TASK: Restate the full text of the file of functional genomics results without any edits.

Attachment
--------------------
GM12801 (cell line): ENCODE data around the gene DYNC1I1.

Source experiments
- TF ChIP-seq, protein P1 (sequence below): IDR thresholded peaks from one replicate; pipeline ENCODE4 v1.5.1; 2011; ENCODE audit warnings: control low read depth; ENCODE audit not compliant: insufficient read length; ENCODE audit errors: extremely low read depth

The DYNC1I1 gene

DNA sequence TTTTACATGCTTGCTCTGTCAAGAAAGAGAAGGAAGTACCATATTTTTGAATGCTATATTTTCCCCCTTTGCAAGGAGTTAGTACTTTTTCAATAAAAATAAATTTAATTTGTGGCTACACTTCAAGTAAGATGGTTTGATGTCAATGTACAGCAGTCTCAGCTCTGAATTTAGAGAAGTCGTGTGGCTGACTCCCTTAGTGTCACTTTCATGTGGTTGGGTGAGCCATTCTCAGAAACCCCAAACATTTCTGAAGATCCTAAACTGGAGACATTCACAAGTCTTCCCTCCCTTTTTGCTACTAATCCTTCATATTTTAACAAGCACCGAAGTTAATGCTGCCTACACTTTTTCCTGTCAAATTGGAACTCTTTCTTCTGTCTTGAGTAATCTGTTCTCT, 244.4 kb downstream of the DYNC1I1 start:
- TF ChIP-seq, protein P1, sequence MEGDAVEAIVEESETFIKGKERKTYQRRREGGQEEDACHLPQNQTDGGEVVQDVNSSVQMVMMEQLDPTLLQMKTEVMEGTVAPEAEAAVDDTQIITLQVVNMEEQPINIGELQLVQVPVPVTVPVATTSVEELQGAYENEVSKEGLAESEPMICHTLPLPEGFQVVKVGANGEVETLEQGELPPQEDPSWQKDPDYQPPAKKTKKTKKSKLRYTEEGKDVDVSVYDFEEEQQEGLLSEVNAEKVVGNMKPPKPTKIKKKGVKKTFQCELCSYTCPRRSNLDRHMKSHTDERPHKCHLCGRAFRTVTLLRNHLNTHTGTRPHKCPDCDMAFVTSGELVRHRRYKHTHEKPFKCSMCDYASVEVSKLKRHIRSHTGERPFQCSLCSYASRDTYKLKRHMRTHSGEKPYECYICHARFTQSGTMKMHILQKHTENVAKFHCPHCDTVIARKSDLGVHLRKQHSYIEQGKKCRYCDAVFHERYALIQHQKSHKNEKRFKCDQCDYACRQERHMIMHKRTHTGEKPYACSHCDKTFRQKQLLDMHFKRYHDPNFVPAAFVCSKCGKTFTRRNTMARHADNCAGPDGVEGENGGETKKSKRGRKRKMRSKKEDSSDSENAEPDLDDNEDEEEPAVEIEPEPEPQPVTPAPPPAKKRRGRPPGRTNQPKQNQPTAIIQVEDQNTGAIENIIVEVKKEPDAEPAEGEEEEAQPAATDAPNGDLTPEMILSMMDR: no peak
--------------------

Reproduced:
GM12801 (cell line): ENCODE data around the gene DYNC1I1.

Source experiments
- TF ChIP-seq, protein P1 (sequence below): IDR thresholded peaks from one replicate; pipeline ENCODE4 v1.5.1; 2011; ENCODE audit warnings: control low read depth; ENCODE audit not compliant: insufficient read length; ENCODE audit errors: extremely low read depth

The DYNC1I1 gene

DNA sequence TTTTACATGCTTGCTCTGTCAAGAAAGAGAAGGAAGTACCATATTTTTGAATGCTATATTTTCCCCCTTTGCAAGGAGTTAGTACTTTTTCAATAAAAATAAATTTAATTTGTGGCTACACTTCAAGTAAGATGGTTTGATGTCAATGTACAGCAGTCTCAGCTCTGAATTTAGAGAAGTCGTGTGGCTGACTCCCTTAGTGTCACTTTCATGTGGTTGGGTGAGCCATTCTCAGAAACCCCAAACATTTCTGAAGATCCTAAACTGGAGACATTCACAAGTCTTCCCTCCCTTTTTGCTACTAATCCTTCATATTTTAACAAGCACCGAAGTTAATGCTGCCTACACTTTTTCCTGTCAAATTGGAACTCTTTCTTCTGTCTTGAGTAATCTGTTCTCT, 244.4 kb downstream of the DYNC1I1 start:
- TF ChIP-seq, protein P1, sequence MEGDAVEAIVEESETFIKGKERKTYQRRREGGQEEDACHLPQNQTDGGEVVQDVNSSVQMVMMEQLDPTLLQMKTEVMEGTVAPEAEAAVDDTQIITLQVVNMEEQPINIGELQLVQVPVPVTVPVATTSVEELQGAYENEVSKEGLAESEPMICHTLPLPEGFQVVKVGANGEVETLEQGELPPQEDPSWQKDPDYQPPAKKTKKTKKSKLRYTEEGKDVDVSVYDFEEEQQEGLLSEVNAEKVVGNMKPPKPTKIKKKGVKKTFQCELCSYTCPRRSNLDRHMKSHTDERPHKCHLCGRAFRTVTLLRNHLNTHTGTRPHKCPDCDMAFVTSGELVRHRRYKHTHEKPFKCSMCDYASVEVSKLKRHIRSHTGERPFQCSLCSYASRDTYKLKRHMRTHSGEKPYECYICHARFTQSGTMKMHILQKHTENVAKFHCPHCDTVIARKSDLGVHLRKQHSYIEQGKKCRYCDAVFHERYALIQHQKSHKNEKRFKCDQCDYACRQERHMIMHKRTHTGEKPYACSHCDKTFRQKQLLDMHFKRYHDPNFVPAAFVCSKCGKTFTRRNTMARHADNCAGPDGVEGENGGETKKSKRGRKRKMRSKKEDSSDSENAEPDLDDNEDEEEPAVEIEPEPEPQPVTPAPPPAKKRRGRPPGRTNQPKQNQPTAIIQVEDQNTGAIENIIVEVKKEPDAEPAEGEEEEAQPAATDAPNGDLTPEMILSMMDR: no peak